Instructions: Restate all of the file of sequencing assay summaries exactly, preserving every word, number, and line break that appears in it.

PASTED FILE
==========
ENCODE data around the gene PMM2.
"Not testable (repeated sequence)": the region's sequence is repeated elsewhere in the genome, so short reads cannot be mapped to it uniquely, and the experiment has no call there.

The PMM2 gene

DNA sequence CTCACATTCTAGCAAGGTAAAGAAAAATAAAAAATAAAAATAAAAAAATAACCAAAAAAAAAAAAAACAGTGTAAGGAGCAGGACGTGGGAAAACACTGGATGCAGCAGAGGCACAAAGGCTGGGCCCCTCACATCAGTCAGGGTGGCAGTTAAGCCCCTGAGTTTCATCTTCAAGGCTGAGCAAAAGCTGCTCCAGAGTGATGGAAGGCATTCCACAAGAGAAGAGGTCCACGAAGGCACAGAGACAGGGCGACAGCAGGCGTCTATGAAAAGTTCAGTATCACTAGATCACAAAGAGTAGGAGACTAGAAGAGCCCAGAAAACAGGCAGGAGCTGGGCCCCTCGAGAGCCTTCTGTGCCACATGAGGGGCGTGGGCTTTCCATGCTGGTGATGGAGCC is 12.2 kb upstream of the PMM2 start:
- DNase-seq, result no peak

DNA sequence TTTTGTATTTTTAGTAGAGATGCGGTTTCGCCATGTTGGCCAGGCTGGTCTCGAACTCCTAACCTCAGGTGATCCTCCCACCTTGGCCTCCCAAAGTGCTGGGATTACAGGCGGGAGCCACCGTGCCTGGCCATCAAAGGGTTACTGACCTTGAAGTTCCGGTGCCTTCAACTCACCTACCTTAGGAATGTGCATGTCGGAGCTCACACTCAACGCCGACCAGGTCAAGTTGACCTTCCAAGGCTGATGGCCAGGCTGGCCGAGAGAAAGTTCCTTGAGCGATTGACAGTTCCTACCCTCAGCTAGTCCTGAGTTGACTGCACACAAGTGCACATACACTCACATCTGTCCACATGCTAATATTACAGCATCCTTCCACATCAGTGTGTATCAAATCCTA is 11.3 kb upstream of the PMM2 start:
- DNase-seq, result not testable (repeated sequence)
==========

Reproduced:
ENCODE data around the gene PMM2.
"Not testable (repeated sequence)": the region's sequence is repeated elsewhere in the genome, so short reads cannot be mapped to it uniquely, and the experiment has no call there.

The PMM2 gene

DNA sequence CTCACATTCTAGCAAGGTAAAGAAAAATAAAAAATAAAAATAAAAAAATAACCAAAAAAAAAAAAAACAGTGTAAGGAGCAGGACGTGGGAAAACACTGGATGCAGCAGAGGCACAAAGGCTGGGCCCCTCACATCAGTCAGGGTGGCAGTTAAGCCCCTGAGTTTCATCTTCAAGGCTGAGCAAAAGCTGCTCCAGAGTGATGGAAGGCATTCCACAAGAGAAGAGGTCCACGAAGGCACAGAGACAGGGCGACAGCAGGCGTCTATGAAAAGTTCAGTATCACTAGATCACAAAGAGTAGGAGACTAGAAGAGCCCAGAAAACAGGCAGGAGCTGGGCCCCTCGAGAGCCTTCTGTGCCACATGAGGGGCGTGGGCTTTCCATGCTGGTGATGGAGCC is 12.2 kb upstream of the PMM2 start:
- DNase-seq, result no peak

DNA sequence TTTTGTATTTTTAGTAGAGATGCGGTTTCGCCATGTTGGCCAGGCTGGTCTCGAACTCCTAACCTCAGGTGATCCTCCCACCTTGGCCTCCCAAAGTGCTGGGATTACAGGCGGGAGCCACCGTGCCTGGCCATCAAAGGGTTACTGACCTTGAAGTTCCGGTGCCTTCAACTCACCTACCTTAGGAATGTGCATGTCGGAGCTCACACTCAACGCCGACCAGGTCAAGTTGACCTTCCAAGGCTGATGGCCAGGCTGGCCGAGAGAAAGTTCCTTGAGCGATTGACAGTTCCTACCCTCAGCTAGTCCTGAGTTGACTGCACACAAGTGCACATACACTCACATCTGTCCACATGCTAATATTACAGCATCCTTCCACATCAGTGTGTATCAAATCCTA is 11.3 kb upstream of the PMM2 start:
- DNase-seq, result not testable (repeated sequence)